Not 2x, or 3x. But 118x Faster with Dask.

Now the question is; what makes Dask so much more quicker than that of Pandas?

Well, it comes down to Parallel processing.

When we load up our data from the Pandas CSV, we are loading this in one large chunk. Dask on the other hand, will create a DataFrame that is row-wise partitioned i.e. rows are grouped by an index value where partitions are the priority.

This is further emphasised below where we can see the composition of our Dask Dataframe being made up of 4 distinct partitions as opposed to our Pandas Dataframe.

Essentially, partitions in Dask can be interpreted as meaning the number of Pandas dataframes split within the Dask dataframe.

The more partitions we have, the more tasks we will need for each computation.

Now the key tip to remember here:

1. Understand the Size of your Data and the need for performance and scalability.

From a Scalability and Performance lens, Dask operates far quicker than that of Pandas. From a functionality lens however, Pandas has more than Dask. If your dataset is in excess of a few Gigabytes (i.e. small data), Pandas is still sufficient from a functionality lens, but once the datasets get larger than this, Dask is what you'll want to be using.

Visualising your SQL on-the-go with SQL Cells, Plotly and Viz Cells 📈

Now during your work as a Data Analyst you're going to regularly dealing with Python and SQL. You'll interchangeably use both for your analysis depending on the task required. One of the most common issues we face is visualisation of the SQL queries. Options like Mode Analytics enable us to visualise our SQL, but what if we want to do this within our Deepnote Instance?

Do we have to revert to extracting the data out and then passing this to Plotly / Seaborn?


We can actually make use of our SQL Cell and Viz. Cells to directly write SQL as well as visualise this without having to write any Code.

Let's explore how below.

Note: For all standard Databases (Big Query / Snowflake / Mongo DB etc.) SQL Cells will default to the relevant SQL Syntax. There is an exception however with CSV File references. When a CSV is referenced via a SQL Cell, the SQL syntax will use DuckDB notation.


SQL Cells on-the-go 🏃

SQL Cells are a special Cell (🦠) Type in Deepnote that act as an interface between your Integration (Snowflake, Red Shift, Big Query, Mongo DB etc.) and your Deepnote Instance enabling you to write SQL directly and store the returned results in a Pandas Dataframe.

However, SQL Cells can also be applied to CSV Files meaning we can directly write SQL against a CSV where Deepnote treats this just like a standard Table Reference!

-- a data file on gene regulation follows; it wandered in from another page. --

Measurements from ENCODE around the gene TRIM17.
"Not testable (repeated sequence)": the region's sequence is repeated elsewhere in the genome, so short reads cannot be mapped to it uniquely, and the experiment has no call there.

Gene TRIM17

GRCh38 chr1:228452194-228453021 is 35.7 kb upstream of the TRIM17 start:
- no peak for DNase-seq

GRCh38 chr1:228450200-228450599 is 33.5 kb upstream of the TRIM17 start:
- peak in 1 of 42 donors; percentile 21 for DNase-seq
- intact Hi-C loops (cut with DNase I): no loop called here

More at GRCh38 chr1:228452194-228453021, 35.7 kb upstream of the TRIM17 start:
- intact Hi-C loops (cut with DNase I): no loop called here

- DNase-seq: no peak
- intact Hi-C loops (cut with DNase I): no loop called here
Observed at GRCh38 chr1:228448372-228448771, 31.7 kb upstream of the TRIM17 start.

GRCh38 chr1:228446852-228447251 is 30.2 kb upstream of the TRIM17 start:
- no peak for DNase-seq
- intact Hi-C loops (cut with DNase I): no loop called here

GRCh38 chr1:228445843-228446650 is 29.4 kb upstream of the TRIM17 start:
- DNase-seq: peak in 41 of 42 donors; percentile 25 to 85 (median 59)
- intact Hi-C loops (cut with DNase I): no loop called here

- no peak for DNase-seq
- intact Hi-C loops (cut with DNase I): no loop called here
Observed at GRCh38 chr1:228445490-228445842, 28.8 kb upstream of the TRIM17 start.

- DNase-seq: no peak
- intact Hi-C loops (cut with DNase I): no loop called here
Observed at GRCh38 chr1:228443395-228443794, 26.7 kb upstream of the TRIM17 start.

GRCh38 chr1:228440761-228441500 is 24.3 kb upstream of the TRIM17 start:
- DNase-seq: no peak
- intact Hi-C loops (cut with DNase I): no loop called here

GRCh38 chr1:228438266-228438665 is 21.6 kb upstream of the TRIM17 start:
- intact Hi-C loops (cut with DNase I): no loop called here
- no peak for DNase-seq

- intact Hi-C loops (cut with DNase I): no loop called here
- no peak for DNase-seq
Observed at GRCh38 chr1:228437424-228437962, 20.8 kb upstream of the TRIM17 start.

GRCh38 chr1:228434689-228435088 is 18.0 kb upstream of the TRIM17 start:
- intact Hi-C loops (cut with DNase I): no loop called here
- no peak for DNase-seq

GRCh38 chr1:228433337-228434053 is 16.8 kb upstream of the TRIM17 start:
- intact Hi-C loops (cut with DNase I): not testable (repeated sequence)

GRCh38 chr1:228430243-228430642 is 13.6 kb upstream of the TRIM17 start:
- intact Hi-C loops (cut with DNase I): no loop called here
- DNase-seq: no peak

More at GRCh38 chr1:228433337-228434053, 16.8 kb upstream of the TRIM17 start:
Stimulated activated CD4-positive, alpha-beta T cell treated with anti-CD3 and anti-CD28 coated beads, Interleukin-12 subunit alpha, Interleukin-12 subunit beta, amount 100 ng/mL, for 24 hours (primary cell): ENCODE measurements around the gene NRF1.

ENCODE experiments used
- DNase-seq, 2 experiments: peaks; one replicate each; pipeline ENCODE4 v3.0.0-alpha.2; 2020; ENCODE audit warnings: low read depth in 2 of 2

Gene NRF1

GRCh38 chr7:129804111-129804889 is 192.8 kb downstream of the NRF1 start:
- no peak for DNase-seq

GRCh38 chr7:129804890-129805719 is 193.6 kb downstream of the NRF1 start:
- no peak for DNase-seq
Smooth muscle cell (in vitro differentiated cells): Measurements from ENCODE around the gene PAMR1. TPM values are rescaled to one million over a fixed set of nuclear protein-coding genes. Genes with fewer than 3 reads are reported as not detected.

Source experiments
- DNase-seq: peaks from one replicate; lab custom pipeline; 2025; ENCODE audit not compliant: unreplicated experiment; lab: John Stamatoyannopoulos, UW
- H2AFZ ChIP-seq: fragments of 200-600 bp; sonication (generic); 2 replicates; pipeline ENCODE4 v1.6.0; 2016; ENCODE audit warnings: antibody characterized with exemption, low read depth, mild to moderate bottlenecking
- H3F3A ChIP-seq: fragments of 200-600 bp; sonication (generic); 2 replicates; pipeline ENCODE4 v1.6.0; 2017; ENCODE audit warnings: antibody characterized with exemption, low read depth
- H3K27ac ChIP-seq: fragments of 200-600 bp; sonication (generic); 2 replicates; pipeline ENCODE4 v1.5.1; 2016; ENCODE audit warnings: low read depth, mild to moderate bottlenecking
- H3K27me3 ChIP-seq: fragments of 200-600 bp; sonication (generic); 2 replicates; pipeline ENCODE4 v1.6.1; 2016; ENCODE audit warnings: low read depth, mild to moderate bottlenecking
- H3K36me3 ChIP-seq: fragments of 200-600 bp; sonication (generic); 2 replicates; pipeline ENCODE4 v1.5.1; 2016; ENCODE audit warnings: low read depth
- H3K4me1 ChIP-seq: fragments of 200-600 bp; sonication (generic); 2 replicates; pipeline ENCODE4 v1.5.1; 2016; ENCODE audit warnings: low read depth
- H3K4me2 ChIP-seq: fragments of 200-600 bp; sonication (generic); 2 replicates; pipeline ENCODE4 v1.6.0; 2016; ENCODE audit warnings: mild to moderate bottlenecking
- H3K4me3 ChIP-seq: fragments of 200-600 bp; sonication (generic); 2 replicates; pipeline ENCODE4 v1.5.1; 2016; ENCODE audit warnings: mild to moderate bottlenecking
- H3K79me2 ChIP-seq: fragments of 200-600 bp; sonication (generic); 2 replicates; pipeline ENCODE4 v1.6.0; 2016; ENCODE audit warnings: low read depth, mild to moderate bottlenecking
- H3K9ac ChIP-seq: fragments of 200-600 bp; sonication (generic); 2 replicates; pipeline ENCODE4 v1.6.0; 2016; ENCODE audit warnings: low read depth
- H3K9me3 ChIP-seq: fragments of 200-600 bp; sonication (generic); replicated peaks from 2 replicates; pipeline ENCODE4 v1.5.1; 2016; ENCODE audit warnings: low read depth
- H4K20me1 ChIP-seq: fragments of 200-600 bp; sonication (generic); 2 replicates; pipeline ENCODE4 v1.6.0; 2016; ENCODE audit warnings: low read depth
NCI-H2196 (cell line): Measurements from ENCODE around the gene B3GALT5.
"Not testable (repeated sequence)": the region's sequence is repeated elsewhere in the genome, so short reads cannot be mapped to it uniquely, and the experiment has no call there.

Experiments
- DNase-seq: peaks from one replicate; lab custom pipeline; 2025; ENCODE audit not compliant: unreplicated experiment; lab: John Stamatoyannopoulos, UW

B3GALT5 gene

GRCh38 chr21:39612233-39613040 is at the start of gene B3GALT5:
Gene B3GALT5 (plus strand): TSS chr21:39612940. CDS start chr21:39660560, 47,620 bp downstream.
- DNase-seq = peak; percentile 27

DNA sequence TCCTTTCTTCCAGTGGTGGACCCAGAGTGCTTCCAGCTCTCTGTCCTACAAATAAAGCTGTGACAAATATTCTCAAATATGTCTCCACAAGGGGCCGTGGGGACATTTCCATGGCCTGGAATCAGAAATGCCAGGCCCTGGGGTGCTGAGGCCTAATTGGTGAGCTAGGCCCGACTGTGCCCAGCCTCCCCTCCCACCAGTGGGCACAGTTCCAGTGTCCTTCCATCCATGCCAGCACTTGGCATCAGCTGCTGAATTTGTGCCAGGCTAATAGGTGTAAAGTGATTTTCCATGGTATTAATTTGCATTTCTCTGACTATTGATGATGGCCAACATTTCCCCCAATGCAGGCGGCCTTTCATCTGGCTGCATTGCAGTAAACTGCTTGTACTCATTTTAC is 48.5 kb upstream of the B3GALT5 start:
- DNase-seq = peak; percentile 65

Let's refer back to our Citibike Dataset where we'll seek to understand differences in Customer Behaviour:

Analysing Citibike User Behaviour in New York (2013), does there exist any obvious differences in bike usage patterns when comparing Subscribers vs Non Subscribers, sorted over a 24 window?" 🚴

We'll visualise this over two steps:

  1. We'll write the code to Query our CSV via a SQL Cell
  2. We'll use the Visualize Cell Capability to bring our data to life so we can clearly see the trends



Now that we've got our Query written, let's visualise this so the trends are easier to see.

Straight away, we can easily see that there tends to be differing behaviours between our customer groups with two sharp peaks for Subscribers (8AM/6PM) which coincide with when people start and end their respective workdays. On the other hand, we can see that Casual Customers have a much slower uptake. Perhaps this will be more obvious if we look at this on a weekday vs weekend?

Let's take another look.



It looks like our Hypothesis that there exists differences between Casual Customers vs. Subscribers holds true! It wasn't as apparent when we compared this on an Hourly Basis, but when we analyse this from an Aggregated Basis, we can clearly see that Casual Customers are far more active on the Weekend as opposed to our Subscribers!

This brings us to our second and final tip:

2. You needn't use Matplotlib / Seaborn if you want simple, interpretable visuals as Deepnote's Viz Cells can enable more interactive exploration.

From a Data Viz Completeness lens, Seaborn and Altair have many more nuanced graphics that can be created. However, from a no-code simplistic stand point, Deepnote's Viz. Cells have excellent graphical capabilities that enable any citizen data scientist to quickly mock up visuals without any matplotlib formatting or tuning.


Recap on what we've covered 🎉

We've covered a number of concepts in our article so let's do a quick recap over what you've now learnt:


  1. Standard Operating Workflows - You've covered what a Standard Operating Workflow looks like as an Analytics Professional.
  2. AWS S3 Integrations - You've learnt how to connect to an S3 Integration and access this in Deepnote.
  3. Dask Use Case vs. Pandas - You've learnt the differences between Dask and Pandas and the use case differences
  4. Visualisation - You've learnt about how can you use Visualisation Cells to reach quick insights through the use of a SQL cell